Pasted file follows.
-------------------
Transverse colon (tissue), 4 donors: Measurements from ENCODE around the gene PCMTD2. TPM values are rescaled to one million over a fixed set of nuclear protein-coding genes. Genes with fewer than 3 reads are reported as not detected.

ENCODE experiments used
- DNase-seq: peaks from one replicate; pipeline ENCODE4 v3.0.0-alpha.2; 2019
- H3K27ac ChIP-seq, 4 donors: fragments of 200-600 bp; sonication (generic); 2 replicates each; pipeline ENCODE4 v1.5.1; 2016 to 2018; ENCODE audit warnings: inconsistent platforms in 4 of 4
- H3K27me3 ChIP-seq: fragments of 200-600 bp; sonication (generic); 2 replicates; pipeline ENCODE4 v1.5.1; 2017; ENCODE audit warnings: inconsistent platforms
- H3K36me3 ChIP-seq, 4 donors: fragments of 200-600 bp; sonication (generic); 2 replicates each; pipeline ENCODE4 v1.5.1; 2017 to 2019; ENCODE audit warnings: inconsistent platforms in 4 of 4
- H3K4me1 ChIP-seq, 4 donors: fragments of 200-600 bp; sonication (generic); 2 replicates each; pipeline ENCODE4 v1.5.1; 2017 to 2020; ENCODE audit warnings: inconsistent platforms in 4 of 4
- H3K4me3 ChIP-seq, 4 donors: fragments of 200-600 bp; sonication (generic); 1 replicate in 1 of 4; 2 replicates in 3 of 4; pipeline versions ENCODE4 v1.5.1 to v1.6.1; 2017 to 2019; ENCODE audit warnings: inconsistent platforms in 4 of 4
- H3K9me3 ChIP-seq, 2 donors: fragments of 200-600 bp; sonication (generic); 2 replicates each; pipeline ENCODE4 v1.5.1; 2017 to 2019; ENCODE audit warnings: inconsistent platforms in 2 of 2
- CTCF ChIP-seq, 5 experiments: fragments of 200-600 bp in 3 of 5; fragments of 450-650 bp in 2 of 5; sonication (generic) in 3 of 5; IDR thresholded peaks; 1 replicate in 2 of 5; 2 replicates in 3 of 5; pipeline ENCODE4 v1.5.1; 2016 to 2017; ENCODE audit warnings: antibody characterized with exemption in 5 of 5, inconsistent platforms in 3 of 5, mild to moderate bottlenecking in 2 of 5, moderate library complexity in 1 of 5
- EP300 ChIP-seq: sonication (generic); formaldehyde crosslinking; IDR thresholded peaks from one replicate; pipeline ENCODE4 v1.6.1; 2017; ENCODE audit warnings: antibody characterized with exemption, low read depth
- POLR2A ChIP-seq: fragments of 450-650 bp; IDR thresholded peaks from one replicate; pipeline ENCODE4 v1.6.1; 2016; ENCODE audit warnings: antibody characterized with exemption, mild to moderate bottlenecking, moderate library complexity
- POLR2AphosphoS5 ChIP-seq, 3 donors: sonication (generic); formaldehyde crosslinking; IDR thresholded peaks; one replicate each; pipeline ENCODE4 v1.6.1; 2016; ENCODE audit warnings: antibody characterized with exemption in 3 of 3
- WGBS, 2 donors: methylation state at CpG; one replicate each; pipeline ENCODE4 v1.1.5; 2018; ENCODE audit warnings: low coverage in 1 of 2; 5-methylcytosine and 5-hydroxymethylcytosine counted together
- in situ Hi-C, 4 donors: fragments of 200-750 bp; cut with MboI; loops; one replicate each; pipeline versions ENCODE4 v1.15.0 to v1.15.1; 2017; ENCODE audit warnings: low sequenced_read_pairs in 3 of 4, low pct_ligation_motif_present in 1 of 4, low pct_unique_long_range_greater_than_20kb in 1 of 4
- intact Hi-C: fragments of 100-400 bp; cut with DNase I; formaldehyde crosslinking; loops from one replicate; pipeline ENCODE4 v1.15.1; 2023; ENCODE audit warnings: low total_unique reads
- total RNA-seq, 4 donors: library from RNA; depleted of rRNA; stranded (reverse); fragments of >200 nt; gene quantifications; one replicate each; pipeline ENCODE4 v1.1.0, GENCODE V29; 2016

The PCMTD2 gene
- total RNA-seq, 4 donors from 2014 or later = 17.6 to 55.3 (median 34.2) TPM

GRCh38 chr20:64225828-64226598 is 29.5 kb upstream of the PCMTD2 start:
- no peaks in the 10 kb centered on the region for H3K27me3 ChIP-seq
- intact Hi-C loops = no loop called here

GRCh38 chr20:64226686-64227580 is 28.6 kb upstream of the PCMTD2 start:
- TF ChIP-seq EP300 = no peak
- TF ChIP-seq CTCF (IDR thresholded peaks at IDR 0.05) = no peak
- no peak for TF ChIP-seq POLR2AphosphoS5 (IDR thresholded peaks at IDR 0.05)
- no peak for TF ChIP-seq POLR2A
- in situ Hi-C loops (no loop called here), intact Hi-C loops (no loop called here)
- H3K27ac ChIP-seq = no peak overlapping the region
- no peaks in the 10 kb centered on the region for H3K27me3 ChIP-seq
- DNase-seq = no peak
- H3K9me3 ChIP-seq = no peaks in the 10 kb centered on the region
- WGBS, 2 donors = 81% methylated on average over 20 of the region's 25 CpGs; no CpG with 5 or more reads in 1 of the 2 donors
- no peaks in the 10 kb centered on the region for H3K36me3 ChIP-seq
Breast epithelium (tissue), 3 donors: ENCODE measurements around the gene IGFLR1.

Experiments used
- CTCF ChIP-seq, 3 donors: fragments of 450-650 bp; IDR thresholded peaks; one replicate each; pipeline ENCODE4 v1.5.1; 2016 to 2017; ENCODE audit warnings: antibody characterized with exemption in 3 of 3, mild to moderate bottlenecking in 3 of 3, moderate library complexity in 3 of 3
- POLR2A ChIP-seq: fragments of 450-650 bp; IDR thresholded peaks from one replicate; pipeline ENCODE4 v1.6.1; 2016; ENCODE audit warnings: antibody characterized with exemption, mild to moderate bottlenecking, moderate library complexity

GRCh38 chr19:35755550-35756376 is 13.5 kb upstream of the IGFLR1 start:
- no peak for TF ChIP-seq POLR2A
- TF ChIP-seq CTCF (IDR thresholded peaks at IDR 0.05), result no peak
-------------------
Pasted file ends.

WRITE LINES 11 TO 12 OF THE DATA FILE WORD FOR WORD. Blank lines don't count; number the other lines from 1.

- EP300 ChIP-seq: sonication (generic); formaldehyde crosslinking; IDR thresholded peaks from one replicate; pipeline ENCODE4 v1.6.1; 2017; ENCODE audit warnings: antibody characterized with exemption, low read depth
- POLR2A ChIP-seq: fragments of 450-650 bp; IDR thresholded peaks from one replicate; pipeline ENCODE4 v1.6.1; 2016; ENCODE audit warnings: antibody characterized with exemption, mild to moderate bottlenecking, moderate library complexity